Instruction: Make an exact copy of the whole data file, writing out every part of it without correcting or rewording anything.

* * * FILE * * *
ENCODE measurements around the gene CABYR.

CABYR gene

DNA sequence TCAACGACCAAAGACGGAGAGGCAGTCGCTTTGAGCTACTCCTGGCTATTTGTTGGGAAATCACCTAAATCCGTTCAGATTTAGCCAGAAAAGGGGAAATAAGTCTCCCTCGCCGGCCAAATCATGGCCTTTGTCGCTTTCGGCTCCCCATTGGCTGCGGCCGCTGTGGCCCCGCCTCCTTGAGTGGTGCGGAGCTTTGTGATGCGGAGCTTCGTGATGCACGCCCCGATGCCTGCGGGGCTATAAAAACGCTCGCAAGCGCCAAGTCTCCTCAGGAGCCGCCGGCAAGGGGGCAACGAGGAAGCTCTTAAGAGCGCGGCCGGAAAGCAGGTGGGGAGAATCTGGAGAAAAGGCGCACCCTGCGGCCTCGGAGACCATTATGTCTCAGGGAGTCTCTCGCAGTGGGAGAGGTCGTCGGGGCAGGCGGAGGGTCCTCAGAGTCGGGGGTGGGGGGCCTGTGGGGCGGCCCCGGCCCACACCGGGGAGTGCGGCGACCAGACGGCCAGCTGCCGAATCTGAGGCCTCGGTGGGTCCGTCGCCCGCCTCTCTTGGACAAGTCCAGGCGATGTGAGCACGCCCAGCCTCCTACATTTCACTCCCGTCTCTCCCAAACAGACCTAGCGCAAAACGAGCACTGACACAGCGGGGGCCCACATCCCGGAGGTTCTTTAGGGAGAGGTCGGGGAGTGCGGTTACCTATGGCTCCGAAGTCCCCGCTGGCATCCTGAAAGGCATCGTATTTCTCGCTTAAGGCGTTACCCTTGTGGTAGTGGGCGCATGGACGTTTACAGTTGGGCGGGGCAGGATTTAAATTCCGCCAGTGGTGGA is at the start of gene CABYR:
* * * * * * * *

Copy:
ENCODE measurements around the gene CABYR.

CABYR gene

DNA sequence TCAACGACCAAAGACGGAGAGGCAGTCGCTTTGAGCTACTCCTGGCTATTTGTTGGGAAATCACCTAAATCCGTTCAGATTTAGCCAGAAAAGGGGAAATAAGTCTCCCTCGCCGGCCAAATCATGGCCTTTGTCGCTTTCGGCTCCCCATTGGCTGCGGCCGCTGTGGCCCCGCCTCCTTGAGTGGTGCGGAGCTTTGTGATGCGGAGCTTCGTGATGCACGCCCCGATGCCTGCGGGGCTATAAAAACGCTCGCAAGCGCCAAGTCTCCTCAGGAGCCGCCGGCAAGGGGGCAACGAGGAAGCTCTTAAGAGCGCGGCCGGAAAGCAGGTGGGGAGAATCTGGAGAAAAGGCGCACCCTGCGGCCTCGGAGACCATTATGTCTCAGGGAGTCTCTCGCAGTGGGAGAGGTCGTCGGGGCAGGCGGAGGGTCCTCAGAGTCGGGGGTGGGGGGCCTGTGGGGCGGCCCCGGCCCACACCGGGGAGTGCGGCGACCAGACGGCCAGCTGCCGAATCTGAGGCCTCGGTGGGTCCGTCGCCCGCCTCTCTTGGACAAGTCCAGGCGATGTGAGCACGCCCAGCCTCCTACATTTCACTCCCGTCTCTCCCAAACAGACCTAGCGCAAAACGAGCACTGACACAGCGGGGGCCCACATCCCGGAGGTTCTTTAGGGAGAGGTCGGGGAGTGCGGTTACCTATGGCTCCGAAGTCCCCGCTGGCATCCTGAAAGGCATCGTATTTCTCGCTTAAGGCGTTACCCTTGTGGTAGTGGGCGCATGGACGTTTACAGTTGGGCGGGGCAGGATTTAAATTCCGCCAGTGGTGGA is at the start of gene CABYR: